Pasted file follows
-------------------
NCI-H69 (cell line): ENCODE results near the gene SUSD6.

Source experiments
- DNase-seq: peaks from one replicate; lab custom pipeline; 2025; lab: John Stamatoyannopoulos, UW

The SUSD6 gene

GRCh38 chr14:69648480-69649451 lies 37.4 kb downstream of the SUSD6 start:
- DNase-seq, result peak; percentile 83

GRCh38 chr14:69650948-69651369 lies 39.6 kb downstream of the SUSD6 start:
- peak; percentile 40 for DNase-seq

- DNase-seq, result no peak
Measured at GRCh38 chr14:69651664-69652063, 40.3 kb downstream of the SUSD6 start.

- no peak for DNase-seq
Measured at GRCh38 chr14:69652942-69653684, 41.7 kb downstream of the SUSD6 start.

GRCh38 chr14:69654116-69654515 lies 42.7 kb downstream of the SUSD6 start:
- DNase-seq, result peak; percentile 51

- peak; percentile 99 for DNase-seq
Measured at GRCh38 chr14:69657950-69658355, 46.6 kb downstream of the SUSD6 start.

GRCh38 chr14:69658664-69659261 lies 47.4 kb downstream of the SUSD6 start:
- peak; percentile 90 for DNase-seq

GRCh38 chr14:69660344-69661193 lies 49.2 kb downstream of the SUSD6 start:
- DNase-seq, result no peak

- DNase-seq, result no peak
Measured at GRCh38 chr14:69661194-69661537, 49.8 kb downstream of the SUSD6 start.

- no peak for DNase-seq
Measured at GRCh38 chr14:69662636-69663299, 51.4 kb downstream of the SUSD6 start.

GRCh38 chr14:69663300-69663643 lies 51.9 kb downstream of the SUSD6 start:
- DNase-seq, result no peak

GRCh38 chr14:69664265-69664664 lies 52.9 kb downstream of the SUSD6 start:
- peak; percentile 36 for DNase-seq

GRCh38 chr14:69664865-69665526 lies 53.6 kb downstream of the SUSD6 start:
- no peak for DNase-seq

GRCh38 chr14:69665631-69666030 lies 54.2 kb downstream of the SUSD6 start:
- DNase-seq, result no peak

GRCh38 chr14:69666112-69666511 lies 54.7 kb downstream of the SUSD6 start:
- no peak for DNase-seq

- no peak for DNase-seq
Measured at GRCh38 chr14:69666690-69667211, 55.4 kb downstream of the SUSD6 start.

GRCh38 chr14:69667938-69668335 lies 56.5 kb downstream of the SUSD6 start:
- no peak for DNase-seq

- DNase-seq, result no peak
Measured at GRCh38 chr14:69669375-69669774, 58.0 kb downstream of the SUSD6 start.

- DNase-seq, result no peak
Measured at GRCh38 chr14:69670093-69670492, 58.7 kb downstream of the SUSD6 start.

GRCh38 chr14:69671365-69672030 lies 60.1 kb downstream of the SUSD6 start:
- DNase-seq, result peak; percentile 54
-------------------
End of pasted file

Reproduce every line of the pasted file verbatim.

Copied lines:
NCI-H69 (cell line): ENCODE results near the gene SUSD6.

Source experiments
- DNase-seq: peaks from one replicate; lab custom pipeline; 2025; lab: John Stamatoyannopoulos, UW

The SUSD6 gene

GRCh38 chr14:69648480-69649451 lies 37.4 kb downstream of the SUSD6 start:
- DNase-seq, result peak; percentile 83

GRCh38 chr14:69650948-69651369 lies 39.6 kb downstream of the SUSD6 start:
- peak; percentile 40 for DNase-seq

- DNase-seq, result no peak
Measured at GRCh38 chr14:69651664-69652063, 40.3 kb downstream of the SUSD6 start.

- no peak for DNase-seq
Measured at GRCh38 chr14:69652942-69653684, 41.7 kb downstream of the SUSD6 start.

GRCh38 chr14:69654116-69654515 lies 42.7 kb downstream of the SUSD6 start:
- DNase-seq, result peak; percentile 51

- peak; percentile 99 for DNase-seq
Measured at GRCh38 chr14:69657950-69658355, 46.6 kb downstream of the SUSD6 start.

GRCh38 chr14:69658664-69659261 lies 47.4 kb downstream of the SUSD6 start:
- peak; percentile 90 for DNase-seq

GRCh38 chr14:69660344-69661193 lies 49.2 kb downstream of the SUSD6 start:
- DNase-seq, result no peak

- DNase-seq, result no peak
Measured at GRCh38 chr14:69661194-69661537, 49.8 kb downstream of the SUSD6 start.

- no peak for DNase-seq
Measured at GRCh38 chr14:69662636-69663299, 51.4 kb downstream of the SUSD6 start.

GRCh38 chr14:69663300-69663643 lies 51.9 kb downstream of the SUSD6 start:
- DNase-seq, result no peak

GRCh38 chr14:69664265-69664664 lies 52.9 kb downstream of the SUSD6 start:
- peak; percentile 36 for DNase-seq

GRCh38 chr14:69664865-69665526 lies 53.6 kb downstream of the SUSD6 start:
- no peak for DNase-seq

GRCh38 chr14:69665631-69666030 lies 54.2 kb downstream of the SUSD6 start:
- DNase-seq, result no peak

GRCh38 chr14:69666112-69666511 lies 54.7 kb downstream of the SUSD6 start:
- no peak for DNase-seq

- no peak for DNase-seq
Measured at GRCh38 chr14:69666690-69667211, 55.4 kb downstream of the SUSD6 start.

GRCh38 chr14:69667938-69668335 lies 56.5 kb downstream of the SUSD6 start:
- no peak for DNase-seq

- DNase-seq, result no peak
Measured at GRCh38 chr14:69669375-69669774, 58.0 kb downstream of the SUSD6 start.

- DNase-seq, result no peak
Measured at GRCh38 chr14:69670093-69670492, 58.7 kb downstream of the SUSD6 start.

GRCh38 chr14:69671365-69672030 lies 60.1 kb downstream of the SUSD6 start:
- DNase-seq, result peak; percentile 54